"Hope Now" program to curb delinquency/foreclosures fraught with problems

The Hope Now program currently being proposed in the other Washington is designed to assist current homeowners with Adjustable Rate Mortgages (ARM’s) in which their ARM’s may adjust upward causing financial hardship. An issue of immense concern is how do you sift through the thousands of homeowners and qualify those who’s mortgages are about to recast to some ugly interest rate? Further, how do all the stakeholders and investors of these mortgages see this playing out—that’s the part Attorneys will have to fight about (what say you Attorneys?).

If the Government players in this program, including one of the lead Conductor’s in this orchestra, Treasury Secretary Paulson, have their way, the investors of these loans will have to be a good sport and play along, never mind losing copious amounts of money, nor the other legal implications.

‘The modification of existing contracts, without the full and willing agreement of all parties to these contracts, risks significant erosion of 200 years of contract law,’ said Joshua Rosner, managing director at an independent research firm in New York.

52 thoughts on “"Hope Now" program to curb delinquency/foreclosures fraught with problems

  1. I would have saved my last to comments on the St Jo thread for this more appropriate one, if I’d known!

    Feel free to move them.

  2. It sounds to me like those teaser rate loans just need to be regulated a little better. While I think that they can be used as a tool, you don’t use a screwdriver to hammer in a nail. All too often I hear of the bad advice that my clients have recieved from their LO. My favorite is the “Do you have any money in the bank? You need to have a cushion!” Then they are talked into a NEGAM loan to “Save” money. Thus they pay the LO commission once and then once again when they refinance a year or so later. It is a breach of ethics, there needs to be a standard and a system of reporting that is very visible and transparent.

  3. Jonathan, Consumers need to take steps to become more educated about the largest financial transaction they’ll make in their lifetimes. Many pick a LO as if they’re selecting a pair of shoes…if that…they are too casual. They’re chasing the lowest rate and often times wind up getting the worst advice and program they could have, as you referenced in your comment.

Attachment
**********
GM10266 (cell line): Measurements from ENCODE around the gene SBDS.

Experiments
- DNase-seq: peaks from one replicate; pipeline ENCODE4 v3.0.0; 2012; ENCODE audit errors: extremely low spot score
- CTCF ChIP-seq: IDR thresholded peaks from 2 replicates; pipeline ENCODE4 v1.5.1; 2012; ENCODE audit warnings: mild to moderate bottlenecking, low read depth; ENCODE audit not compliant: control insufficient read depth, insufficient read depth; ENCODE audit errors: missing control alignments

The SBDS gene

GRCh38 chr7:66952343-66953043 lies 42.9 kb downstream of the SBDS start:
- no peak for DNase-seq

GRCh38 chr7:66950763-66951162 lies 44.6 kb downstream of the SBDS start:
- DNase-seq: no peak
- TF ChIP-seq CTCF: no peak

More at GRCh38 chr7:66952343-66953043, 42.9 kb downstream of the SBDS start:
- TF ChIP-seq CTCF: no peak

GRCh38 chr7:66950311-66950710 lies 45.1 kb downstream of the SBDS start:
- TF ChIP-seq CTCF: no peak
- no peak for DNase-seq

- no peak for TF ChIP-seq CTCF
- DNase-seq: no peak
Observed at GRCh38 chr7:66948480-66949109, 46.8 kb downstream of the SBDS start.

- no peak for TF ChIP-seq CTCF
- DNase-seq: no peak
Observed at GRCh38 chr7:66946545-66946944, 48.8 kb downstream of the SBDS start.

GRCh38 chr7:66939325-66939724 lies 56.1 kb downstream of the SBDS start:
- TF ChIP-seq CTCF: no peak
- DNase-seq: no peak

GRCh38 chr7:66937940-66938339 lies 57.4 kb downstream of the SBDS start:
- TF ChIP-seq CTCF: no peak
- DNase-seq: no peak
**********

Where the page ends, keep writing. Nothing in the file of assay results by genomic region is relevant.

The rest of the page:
4. Rhonda, your absolutely right. This issue is that not everyone has the wisdom to aviod being ripped off. Often the commisions are hidden, and since the LO has an “Office” and a Title. People all too often trust “Professionals” like they are doctors and they aren’t. It is the same with real estate agents as well, though I don’t think as much so, we already look slimy to some. What consumers need is a little Skepticism and that is generated by Bad Press. The refinance industry is getting that right now, but maybe the finger still isn’t pointed in the right direction. I am just saying that when a trusted advisor gives bad advice then there ought to be a way for the consumer to notify the next victim. Some way of challenging the “respecability” of that LO. The BBB just isn’t what it used to be.

  5. Jonathan, I guess my point is that consumers should obtain wisdom before they plunk their life savings and get a giant debt they’ll call home. If consumers work more with LOs who have been referred to them by people they trust and respect, they’ll probably fair better than by rate and costs.

    If the LO works for a mortgage broker in WA state, the consumer can contact DFI if they have a complaint that is not being resolved. I’m not sure what a consumer can do if their LO works for a mortgage company that’s backed by a bank.

  6. Con law wasn’t my favorite course (by far) and I don’t remember reading any cases at all on the Contract Clause. But if you believe this source, the government may actually have the power to do something here–which is a surprise to me: